UK Ministry of Defence Employee Reviews in Belfast

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Fun and Challenging
Infantry Soldier/Chef (Former Employee) –  Belfast, NIR25 January 2014
I always looked at my diary to look out for my shift hours and any other tasks that had to be accomplished for that day, week or month.
If I was working early shifts, I would get up at 0500 in the morning to get ready for shift. First thing was to report to the guard room and sign out for the keys to the Mess then proceed to duty station and be ready for work by 0600hrs.
Between 0600-0700 hours, I had to prepare breakfast for the troops. Set up the hot plate and monitor the hot plate and replenish each dish whenever stock levels went low.
Monitor cooking temperatures and recording readings taken at different intervals.
Between 0800-1000 hours, I would start making preparations for the soups, main course meals and all the vegetables to be used for the day.
Between 1000-1200 hours, cooking of all dishes for the Lunch would commence.
Get lunch ready by 1220 and service ready to start by 1230.
When I was not working in the barracks, I would be working along side the troops out in the field exercise practising infantry skills in shooting and cleaning rifles.
On operational duty in Afghanistan, I would do guard duties at different guard stations working along side other colleagues and monitoring movements around our location and report any thing suspicious to duty station/guard room.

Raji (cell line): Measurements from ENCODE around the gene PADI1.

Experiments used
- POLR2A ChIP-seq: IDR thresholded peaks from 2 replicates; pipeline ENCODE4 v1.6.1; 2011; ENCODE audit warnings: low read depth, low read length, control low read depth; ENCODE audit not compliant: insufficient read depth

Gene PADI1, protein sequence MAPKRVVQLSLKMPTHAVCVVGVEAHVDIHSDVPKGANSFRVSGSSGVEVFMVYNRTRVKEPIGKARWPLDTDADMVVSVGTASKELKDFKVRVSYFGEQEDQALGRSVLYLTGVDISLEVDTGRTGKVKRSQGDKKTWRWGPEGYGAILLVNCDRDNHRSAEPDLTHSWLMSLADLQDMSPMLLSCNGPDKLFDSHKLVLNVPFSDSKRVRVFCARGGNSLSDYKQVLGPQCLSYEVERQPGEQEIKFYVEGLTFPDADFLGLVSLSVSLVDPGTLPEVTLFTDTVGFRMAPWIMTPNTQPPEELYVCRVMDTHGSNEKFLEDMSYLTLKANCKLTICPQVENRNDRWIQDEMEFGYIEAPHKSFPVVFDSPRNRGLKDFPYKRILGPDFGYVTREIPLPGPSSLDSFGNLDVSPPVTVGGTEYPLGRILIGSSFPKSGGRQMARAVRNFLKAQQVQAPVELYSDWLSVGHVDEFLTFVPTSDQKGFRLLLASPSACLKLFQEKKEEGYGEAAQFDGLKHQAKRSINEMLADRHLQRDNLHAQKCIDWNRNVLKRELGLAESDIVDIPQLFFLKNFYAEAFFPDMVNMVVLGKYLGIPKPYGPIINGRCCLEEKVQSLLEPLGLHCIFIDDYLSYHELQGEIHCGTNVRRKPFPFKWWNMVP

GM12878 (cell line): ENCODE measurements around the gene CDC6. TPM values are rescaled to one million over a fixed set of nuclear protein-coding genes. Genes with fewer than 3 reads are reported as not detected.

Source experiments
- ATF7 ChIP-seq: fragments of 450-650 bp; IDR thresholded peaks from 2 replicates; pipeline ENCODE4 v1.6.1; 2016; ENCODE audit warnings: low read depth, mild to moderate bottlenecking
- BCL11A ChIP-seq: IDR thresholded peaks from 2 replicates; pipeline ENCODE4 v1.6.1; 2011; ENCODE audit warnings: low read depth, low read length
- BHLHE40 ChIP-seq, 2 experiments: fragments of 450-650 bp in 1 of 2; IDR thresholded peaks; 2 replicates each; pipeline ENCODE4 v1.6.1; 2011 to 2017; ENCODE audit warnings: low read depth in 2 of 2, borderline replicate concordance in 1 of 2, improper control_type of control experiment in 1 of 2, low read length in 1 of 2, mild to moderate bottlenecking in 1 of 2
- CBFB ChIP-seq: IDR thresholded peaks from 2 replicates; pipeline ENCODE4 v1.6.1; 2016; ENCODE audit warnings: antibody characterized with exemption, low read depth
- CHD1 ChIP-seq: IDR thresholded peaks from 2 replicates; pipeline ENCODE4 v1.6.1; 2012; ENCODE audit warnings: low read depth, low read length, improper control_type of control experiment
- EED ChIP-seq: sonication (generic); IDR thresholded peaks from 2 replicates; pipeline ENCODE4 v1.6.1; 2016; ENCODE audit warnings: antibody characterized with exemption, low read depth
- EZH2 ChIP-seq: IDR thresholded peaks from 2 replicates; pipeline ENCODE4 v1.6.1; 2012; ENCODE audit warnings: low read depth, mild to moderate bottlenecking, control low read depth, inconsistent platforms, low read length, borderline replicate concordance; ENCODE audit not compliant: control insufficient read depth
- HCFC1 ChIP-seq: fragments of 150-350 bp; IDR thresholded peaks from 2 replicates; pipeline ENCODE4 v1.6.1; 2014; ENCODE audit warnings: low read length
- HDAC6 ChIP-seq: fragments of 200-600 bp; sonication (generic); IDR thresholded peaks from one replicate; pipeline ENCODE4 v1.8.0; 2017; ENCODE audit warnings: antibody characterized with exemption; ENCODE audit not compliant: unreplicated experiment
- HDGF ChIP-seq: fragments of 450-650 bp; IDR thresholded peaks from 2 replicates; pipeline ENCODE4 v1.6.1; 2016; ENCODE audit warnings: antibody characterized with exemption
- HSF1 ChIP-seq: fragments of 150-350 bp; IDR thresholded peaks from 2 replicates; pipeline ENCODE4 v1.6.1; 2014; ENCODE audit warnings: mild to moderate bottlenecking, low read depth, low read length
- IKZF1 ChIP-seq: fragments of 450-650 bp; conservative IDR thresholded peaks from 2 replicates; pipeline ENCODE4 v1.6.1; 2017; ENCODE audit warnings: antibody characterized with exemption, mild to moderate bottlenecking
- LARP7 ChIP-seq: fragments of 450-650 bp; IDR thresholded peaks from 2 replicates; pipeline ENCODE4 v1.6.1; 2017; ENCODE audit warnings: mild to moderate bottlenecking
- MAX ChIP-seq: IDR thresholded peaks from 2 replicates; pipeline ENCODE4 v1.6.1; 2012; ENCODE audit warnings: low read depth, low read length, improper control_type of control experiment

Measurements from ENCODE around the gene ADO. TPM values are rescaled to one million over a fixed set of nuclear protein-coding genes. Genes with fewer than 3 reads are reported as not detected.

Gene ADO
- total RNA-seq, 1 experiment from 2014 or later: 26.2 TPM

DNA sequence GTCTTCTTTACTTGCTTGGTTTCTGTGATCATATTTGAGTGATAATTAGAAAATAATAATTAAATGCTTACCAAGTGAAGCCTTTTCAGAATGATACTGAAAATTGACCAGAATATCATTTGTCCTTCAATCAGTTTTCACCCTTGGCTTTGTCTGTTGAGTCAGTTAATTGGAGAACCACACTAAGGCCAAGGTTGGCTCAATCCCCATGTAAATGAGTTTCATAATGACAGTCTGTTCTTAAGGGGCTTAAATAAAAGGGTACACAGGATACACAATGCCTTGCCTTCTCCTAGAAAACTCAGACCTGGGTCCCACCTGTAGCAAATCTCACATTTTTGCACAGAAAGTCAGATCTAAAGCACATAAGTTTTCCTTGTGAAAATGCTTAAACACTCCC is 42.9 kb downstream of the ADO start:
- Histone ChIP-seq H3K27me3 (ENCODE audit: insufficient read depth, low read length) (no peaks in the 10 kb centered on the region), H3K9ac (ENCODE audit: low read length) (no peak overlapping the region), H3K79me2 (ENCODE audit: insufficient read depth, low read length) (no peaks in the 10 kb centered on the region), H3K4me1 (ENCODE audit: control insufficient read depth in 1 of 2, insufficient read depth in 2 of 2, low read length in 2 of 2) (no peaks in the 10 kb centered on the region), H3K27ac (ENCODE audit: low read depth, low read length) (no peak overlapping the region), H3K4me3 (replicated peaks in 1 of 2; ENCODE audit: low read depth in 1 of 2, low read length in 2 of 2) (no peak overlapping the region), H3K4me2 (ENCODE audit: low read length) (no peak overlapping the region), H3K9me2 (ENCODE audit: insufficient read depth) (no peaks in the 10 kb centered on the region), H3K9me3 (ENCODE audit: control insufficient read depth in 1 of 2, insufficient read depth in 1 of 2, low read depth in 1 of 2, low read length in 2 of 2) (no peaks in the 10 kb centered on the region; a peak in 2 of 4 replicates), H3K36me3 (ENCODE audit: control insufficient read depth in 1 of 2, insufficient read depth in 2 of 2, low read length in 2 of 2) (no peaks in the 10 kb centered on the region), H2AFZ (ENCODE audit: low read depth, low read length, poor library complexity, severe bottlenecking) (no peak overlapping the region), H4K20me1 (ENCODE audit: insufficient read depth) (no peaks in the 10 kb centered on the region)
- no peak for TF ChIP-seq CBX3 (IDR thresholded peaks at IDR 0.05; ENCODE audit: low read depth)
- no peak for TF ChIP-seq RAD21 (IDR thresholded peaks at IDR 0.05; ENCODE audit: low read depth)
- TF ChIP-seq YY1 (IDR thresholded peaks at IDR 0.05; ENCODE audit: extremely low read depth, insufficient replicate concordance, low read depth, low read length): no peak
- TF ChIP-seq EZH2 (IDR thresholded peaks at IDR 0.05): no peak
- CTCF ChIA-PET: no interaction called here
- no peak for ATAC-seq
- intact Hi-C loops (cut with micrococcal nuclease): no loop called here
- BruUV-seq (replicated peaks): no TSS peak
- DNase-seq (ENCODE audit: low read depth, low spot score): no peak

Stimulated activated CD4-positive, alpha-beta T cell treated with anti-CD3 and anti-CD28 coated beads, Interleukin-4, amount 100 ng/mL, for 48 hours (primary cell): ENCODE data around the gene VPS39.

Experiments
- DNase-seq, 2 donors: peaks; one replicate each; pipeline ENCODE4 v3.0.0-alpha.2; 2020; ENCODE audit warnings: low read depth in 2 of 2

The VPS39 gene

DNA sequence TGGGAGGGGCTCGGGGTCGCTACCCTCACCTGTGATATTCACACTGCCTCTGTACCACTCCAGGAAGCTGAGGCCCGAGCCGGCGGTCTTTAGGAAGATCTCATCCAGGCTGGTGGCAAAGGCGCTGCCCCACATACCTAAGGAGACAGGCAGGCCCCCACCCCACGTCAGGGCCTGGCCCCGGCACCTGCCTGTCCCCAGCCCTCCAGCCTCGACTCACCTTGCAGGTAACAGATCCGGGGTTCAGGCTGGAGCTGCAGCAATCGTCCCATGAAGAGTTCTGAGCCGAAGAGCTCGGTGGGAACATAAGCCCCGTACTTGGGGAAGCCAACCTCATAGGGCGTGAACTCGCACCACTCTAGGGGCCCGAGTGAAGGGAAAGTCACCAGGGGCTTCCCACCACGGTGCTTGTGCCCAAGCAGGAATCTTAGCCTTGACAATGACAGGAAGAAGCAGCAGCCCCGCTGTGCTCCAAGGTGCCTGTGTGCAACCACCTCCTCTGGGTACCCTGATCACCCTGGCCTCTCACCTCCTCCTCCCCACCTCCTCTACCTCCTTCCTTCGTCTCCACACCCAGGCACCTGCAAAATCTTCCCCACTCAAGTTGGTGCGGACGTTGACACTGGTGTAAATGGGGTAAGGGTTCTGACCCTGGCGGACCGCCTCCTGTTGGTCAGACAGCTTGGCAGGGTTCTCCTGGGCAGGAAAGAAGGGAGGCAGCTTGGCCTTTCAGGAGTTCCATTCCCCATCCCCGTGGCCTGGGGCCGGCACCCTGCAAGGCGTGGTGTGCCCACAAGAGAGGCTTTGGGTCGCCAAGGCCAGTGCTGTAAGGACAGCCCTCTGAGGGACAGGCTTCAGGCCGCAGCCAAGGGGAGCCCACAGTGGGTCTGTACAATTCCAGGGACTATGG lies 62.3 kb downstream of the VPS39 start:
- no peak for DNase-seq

I always worked with a team of other chefs when performing chef duties and if doing field exercises, worked along side other troops.
I always worked along side my station manager who would give briefs on tasks to be done for the day. If I was required
  more... some where else, he would coordinate my movements and where training was required, he would coordinate all my training needs.
I enjoyed working with a diverse group of people from different backgrounds and ages and working along side each other really improved on my team working skills and communication skills.
I must admit it was not easy working far away from home and working in far places like Afghanistan. I would miss home and my family but we always encouraged each other and did things together to keep morale high like doing team sports, and sharing things together like a family.
The most enjoyable thing with this job was doing my basic training in England. Turning a civilian into a soldier is not easy but with hard work and determination, I passed all my training and progressed on to do my Chef training where I successfully completed my class 3 and Class 2 training.
I miss Army life and would do it again and again as its so challenging and full of adventure.
Free accomodation, Meals, Transport, Education grants extended towards my studies
Travelling to far places and being away from home for long periods
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